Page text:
Is a float expression specifying the distance from the geometry instance around which to calculate the buffer.
Is a float expression specifying the tolerance of the buffer distance.
Tolerance refers to the maximum variation in the ideal buffer distance for the returned linear approximation.
For example, the ideal buffer distance of a point is a circle, but this must be approximated by a polygon. The smaller the tolerance, the more points the polygon will have, which increases the complexity of the result, but decreases the error.
Is a bit specifying whether the tolerance value is relative or absolute. If 'TRUE' or 1, then tolerance is relative and is calculated as the product of the tolerance parameter and the diameter of the bounding box of the instance. If 'FALSE' or 0, tolerance is absolute and the tolerance value is the absolute maximum variation in the ideal buffer distance for the returned linear approximation.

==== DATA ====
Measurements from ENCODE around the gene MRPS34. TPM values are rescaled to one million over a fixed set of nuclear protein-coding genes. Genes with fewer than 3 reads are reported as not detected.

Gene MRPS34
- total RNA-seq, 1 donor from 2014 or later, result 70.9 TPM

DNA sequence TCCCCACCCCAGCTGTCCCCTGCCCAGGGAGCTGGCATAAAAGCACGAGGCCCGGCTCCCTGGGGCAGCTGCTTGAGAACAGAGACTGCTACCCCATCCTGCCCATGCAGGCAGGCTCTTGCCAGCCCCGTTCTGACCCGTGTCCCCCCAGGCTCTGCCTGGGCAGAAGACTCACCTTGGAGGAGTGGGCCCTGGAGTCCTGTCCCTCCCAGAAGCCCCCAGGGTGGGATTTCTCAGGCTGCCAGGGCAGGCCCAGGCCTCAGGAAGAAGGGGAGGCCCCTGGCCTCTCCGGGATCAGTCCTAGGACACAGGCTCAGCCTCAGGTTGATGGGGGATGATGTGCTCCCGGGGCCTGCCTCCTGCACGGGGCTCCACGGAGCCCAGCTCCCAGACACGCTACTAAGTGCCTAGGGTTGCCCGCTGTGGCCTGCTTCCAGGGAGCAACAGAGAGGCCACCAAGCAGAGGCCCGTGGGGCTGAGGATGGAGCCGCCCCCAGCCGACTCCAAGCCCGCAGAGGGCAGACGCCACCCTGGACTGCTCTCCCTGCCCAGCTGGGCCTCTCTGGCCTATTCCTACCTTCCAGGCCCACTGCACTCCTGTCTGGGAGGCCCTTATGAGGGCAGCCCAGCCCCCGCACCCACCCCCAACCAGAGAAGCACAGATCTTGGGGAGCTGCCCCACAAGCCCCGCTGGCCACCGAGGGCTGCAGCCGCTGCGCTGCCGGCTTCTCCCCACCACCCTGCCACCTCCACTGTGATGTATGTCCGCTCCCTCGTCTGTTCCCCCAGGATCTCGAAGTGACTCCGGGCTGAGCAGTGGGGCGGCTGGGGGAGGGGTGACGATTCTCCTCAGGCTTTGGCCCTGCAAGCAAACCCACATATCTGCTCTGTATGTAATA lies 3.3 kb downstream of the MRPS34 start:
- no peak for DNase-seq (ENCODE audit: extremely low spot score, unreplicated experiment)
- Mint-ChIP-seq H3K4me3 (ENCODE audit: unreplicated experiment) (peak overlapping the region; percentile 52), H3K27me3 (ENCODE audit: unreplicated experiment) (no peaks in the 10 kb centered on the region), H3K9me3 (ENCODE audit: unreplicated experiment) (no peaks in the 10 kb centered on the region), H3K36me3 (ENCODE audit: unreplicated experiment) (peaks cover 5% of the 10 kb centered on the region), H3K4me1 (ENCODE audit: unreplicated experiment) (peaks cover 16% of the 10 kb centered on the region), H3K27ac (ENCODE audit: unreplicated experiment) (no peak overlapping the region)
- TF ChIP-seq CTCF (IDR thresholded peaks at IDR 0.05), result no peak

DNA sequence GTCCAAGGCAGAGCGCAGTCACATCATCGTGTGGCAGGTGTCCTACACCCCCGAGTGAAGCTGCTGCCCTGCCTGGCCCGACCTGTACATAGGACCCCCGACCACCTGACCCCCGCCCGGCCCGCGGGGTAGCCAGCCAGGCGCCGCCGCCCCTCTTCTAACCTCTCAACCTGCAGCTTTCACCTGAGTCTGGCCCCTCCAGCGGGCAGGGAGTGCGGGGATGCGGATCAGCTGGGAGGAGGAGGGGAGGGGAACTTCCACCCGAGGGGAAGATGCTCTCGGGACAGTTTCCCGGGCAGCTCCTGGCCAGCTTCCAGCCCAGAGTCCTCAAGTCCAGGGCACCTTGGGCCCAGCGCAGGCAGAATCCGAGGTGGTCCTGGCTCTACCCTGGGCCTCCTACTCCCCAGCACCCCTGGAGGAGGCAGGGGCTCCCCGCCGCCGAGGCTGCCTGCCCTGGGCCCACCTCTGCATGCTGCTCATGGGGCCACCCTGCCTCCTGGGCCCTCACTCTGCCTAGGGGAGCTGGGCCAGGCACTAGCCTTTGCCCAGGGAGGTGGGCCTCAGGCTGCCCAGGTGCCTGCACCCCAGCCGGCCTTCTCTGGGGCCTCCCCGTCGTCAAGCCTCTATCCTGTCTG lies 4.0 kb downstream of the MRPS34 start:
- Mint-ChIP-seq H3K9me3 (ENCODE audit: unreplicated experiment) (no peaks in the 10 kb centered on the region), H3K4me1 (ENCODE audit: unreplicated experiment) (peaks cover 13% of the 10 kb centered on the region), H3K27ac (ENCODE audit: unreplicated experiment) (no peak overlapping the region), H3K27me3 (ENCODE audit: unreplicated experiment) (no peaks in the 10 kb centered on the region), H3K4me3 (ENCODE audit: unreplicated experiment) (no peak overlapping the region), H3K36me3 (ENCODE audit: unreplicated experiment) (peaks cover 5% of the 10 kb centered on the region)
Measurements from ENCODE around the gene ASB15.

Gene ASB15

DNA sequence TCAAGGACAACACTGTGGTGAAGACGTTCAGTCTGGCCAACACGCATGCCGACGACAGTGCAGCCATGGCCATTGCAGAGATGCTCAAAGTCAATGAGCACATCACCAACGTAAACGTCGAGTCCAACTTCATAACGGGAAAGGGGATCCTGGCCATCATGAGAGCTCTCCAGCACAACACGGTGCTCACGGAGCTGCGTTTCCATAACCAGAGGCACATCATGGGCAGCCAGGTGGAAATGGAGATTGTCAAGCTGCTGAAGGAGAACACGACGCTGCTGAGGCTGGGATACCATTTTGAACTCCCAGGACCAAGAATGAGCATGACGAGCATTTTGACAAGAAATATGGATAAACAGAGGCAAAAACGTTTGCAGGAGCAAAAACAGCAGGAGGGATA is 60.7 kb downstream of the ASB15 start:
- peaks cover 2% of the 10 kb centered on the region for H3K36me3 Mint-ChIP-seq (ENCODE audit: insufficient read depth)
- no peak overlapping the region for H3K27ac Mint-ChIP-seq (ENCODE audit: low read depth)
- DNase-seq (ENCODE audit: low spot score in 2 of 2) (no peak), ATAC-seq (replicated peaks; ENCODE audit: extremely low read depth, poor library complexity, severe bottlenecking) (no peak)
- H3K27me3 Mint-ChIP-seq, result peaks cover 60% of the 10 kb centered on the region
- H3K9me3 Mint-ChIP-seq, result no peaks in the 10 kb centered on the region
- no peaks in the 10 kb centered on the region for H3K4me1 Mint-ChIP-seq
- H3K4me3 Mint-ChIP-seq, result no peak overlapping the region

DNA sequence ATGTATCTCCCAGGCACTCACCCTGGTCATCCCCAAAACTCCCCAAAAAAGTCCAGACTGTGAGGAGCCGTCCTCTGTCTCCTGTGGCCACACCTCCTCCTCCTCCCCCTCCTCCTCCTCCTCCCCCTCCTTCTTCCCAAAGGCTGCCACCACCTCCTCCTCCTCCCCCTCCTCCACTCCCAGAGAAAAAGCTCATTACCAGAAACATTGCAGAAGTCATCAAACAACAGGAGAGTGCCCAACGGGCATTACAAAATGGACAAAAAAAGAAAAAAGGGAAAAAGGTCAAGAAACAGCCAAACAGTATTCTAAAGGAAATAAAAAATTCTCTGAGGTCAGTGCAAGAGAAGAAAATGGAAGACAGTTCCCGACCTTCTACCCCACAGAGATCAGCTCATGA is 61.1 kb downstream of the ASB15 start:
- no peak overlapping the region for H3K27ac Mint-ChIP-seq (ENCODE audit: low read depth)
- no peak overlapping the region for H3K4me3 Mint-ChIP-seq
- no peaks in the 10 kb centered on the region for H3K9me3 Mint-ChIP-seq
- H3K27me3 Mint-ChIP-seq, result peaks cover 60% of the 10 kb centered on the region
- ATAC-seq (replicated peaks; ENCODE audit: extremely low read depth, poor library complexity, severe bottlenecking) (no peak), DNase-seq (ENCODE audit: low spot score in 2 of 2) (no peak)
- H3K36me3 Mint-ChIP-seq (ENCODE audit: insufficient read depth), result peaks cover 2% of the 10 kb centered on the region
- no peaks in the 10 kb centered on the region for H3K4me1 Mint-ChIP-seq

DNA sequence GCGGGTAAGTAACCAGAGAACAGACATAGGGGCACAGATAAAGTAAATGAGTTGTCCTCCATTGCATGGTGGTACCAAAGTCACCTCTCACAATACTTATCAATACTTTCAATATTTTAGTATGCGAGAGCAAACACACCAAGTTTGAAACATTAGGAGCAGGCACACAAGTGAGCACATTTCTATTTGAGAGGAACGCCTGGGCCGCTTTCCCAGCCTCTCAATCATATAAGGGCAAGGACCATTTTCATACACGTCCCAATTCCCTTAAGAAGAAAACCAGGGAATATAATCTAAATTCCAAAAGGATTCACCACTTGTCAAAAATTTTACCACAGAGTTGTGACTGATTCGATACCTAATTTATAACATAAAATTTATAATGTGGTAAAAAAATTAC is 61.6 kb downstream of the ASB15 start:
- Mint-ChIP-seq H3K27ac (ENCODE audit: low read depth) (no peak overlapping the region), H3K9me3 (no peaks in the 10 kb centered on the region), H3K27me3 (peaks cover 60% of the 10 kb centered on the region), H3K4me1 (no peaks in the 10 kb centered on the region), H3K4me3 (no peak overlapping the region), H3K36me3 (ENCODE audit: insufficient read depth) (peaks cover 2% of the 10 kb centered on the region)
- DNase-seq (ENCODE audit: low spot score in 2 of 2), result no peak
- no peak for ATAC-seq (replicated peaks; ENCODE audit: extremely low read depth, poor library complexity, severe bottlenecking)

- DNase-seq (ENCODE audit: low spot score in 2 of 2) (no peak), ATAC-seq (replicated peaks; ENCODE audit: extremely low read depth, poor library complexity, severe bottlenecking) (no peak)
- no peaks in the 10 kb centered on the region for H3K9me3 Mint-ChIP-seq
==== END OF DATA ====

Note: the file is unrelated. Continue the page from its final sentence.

A negative buffer removes all points within the given distance of the boundary of the geometry instance.
The error between the theorectical and computed buffer is max(tolerance, extents * 1.E-7) where tolerance is the value of the tolerance parameter. For more information on the extents, see geometry Data Type Method Reference.